Housing Levy Administrative and Financial Plan (adopted)
As the Office of Housing policy changes, HDC advocated for strategies and programmatic areas that include: robust affirmative marketing needs to be planned and implemented, advance community preference policies, review residential prevailing wages, use public sites for affordable homeownership, and more. Read HDC’s full comment letter here. Seattle City Council voted to adopt the A&F plan on June 17th.
Human Services Contracts: Adjust for Inflation (passed) The cost of delivering services and sustaining the organizations who are the frontline of Seattle’s commitment to human services and human dignity is increasing, but the city’s investment in these organizations and workers has not risen to match inflation. We worked with the Coalition on Homelessness, DESC, Plymouth, Youthcare, El Centro, and other partners to secure a sustainable solution to this yearly problem. This legislation was passed unanimously on July 15th.
The City issued an environmental impact statement on accessory dwelling units in Seattle. The Queen Anne Community Council opposed the implementation of ADU/DADUs in Seattle. Many housing activist groups like MOAR and Share the Cities have worked hard to mobilize in support of ADU/DADUs as another option to adding to our affordable housing stock. HDC has been working to mobilize in support of using all the tools in our toolkit to increase housing options in Seattle.The Seattle City Council voted to pass this legislation reducing barriers to creation of ADU/DADU on July 1.
HDC has worked hard since HALA’s Grand Bargain to implement a citywide Mandatory Housing Affordability Program. HDC and Seattle 4 Everyone worked to mobilize community members in all of Seattle’s neighborhoods to pass the upzones and MHA. After years of public meetings, policy back and forths, and dedicated advocacy, a citywide MHA new affordable homes in the 27 urban villages that were upzoned. This legislation passed on March 18th.
Fort Lawton (Passed):
The Fort Lawton Redevelopment Plan has been moved from the Mayor’s office to Seattle City Council. The Plan would use underutilized land at a former military site for 237 affordable homes including affordable homeownership opportunities and apartments for low-income seniors and formerly homeless individuals with on-site supportive services. HDC along with organizing groups like Tech 4 Housing have been turning folks about to testify and submit letters to the Office of Housing. This legislation passed on June 10th.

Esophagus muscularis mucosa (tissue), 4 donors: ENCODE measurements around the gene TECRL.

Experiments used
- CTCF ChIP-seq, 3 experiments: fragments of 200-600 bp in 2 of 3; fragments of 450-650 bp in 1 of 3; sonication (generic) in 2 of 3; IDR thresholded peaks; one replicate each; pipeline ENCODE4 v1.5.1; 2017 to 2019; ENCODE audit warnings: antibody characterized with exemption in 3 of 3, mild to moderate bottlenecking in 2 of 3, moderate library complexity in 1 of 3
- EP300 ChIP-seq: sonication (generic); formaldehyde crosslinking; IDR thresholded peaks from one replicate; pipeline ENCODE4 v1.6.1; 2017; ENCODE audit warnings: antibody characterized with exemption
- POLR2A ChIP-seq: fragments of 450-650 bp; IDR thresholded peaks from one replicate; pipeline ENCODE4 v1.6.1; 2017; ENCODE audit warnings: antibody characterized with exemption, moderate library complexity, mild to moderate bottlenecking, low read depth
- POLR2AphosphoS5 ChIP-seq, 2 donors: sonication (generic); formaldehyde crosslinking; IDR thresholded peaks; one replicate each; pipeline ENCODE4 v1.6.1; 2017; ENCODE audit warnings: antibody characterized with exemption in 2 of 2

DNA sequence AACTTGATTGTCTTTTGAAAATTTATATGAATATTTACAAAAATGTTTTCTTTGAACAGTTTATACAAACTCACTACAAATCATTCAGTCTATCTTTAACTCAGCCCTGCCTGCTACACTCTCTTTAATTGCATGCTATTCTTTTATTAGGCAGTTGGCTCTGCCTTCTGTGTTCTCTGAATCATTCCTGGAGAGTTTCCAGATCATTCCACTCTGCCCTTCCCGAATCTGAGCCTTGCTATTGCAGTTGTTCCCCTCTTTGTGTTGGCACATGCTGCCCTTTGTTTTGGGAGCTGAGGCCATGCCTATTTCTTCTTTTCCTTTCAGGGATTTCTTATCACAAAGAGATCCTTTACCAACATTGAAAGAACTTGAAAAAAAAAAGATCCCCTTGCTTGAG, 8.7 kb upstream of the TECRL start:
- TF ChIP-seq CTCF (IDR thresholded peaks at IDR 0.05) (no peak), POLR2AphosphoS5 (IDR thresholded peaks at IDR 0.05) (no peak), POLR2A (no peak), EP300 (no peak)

Multi-Family Tax Exemption
The Multifamily Property Tax Exemption (MFTE) Program provides a tax exemption on new multifamily buildings in exchange for setting aside 20-25% of the homes as income- and rent-restricted. The Office of Housing has begun the renewal process and HDC has begun engaging members and partners on an advocacy strategy. Their will be an opportunity for public comment at public hearing on September 12th. Read HDC’s comment letter here.
Funding the Equitable Development Initiative (passed)
Alongside groups like Puget Sound Sage, HDC has been advocating in support of using the short-term rental tax to fund the EDI as well as finding sustainable sources to fund the EDI to match the need. Seattle City Council voted 7-1 to fund the EDI program using the short-term rental tax. Read HDC’s comment letter here.
SDC and Water Services Requirement Here is HDC’s comment letter to Mayor Durkan in regards to the pending plan to revise requirements of what is to be built by the developers for the water system infrastructure and potentially adding system development charges. HDC is advocating to protect low-income households from surcharge on their rent or mortgage and exempting low-income housing developers.
Stadium District Here is HDC’s comment letter to the Planning, Land Use, and Zoning Committee regarding the comprehensive plan amendment creating a stadium district that would change current zoning to promote mixed-use development including workforce housing.